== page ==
The competition posed to local businesses in some OECS countries by Chinese-owned retail shops is to be discussed at the regional level.
That’s according to Dominican trade unionist Thomas Letang, who is among those expressing concern that Chinese nationals operating retail businesses in Roseau have allegedly caused some local enterprises to shut down.
Letang says his Dominica Public Service Union is concerned about job losses resulting because some local retailers have been forced out of business because of competition from the Chinese.
He has indicated that the matter is expected to be discussed at a meeting of the regional labour movement in Port of Spain this week.
“The executive of the Caribbean Public Services Association is meeting in Trinidad and we are hoping to take a definite position on that and write to the respective governments, and of course, to the CARICOM Secretariat also,” Letang told WINN FM’s The Bigger Picture.
The Chamber of Industry and Commerce in Basseterre, St. Kitts has indicated that some local businesses have folded because of competition from the Chinese.
Meanwhile, the head of the St. Lucia Manufacturers Association, Paula Calderon, says her own business has suffered from competition from the Chinese.
She gave this response when asked on WINN FM’s Bigger Picture, whether she could confirm that several businesses in Castries had folded because of competition in the retail sector from Chinese businesses.
“I in particular, since I do a lot of the products which they have now come in to St. Lucia to do, because they actually left Dominica and came here to set up,” Calderon said in explaining that her business has direct competition from the Chinese.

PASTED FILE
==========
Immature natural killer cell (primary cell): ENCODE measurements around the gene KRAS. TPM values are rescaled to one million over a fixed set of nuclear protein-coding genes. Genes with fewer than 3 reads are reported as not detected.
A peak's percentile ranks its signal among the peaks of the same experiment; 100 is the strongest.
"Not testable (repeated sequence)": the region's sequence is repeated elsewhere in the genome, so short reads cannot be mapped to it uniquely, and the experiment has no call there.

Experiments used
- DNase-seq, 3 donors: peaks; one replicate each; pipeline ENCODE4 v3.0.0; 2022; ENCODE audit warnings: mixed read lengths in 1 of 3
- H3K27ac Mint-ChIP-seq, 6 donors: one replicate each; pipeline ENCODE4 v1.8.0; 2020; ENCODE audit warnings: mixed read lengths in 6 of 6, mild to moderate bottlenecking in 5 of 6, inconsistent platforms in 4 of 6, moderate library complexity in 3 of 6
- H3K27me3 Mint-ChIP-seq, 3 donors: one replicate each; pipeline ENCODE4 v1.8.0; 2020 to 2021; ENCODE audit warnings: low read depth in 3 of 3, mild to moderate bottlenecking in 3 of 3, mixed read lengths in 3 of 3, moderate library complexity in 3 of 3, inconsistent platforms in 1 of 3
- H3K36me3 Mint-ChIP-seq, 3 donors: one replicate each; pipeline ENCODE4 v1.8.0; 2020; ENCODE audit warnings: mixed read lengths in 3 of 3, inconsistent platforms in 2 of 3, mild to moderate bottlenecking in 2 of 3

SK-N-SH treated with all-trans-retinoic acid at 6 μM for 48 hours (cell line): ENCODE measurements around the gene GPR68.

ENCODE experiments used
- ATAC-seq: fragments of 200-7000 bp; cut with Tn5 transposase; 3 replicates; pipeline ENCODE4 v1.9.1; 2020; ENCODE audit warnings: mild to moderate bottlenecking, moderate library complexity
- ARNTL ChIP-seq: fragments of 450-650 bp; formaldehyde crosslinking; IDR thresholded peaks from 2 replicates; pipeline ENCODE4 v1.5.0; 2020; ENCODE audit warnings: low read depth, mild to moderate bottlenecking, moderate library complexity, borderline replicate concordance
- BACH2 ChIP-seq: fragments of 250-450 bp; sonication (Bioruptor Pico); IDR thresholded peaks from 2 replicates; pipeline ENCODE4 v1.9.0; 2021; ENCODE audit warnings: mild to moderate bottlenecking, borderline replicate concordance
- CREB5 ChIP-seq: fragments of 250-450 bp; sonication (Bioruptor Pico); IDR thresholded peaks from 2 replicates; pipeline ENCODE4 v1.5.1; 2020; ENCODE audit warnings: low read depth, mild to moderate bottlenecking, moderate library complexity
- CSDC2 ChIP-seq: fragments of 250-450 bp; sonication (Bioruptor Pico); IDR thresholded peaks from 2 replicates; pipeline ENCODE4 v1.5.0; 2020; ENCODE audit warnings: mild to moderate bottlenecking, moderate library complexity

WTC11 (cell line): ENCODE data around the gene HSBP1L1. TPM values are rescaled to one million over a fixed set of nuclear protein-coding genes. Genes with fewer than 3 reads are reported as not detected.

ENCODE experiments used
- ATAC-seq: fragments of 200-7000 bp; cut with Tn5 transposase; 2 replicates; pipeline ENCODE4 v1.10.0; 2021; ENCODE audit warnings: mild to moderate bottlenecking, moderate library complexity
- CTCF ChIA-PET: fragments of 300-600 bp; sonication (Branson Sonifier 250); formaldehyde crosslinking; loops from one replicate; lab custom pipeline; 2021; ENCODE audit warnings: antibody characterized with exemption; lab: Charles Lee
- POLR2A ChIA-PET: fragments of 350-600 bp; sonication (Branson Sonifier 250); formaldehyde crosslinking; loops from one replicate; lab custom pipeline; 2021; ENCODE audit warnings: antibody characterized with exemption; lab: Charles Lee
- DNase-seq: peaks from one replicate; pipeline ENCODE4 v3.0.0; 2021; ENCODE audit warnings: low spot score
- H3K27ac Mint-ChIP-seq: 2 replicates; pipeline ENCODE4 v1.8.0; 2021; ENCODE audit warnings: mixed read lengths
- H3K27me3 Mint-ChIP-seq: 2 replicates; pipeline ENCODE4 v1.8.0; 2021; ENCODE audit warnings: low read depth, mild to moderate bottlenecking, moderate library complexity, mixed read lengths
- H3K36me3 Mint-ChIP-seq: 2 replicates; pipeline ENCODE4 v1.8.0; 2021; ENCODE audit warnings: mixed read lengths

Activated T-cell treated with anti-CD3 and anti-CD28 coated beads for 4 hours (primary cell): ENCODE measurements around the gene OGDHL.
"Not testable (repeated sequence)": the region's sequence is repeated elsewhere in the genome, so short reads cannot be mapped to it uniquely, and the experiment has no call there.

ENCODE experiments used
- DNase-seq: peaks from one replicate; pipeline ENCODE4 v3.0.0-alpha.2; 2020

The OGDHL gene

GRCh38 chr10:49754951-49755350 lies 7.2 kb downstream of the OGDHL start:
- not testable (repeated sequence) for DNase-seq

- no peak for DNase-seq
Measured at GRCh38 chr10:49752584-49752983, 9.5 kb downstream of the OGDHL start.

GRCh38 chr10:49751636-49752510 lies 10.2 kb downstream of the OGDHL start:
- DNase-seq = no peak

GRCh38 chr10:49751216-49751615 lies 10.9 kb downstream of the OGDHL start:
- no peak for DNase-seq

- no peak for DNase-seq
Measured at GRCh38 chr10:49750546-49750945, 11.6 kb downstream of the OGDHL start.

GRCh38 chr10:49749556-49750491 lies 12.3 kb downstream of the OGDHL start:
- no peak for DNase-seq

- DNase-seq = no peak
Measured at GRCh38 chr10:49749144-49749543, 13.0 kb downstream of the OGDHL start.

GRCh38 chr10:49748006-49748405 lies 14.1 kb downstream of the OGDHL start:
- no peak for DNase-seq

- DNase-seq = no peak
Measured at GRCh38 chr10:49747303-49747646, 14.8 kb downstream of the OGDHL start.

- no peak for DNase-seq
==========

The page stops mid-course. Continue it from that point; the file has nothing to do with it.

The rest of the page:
“And my particular company has had that problem because I am into security shutters, hurricane shutters and things like that, which they are now doing in St Lucia,” the Manufacturers Association president said.
The Chinese retail competition has been blamed in part on the economic citizenship programmes being operated by countries including St. Kitts and Nevis and Dominica.
President of the St Lucia China Friendship Association, Earl Bousquet, says some of the Chinese entrepreneurs who set up shop in Castries arrived there with Dominican passports acquired under Roseau’s economic citizenship programme.
“Because those other CARICOM countries are selling economic citizenship and the like. And therefore Chinese, Taiwanese, Japanese, and a number of other nationalities have been taking advantage of those things, opening businesses,” Bousquet said.
Spokesman at the Chinese Embassy in Dominica, Yu Zisen, is on record as having explained that “the presence of Chinese business significantly enriches the diversity of products at the local market, and stimulates the vitality of market by bringing in competition, with the majority of the local people benefiting from this.”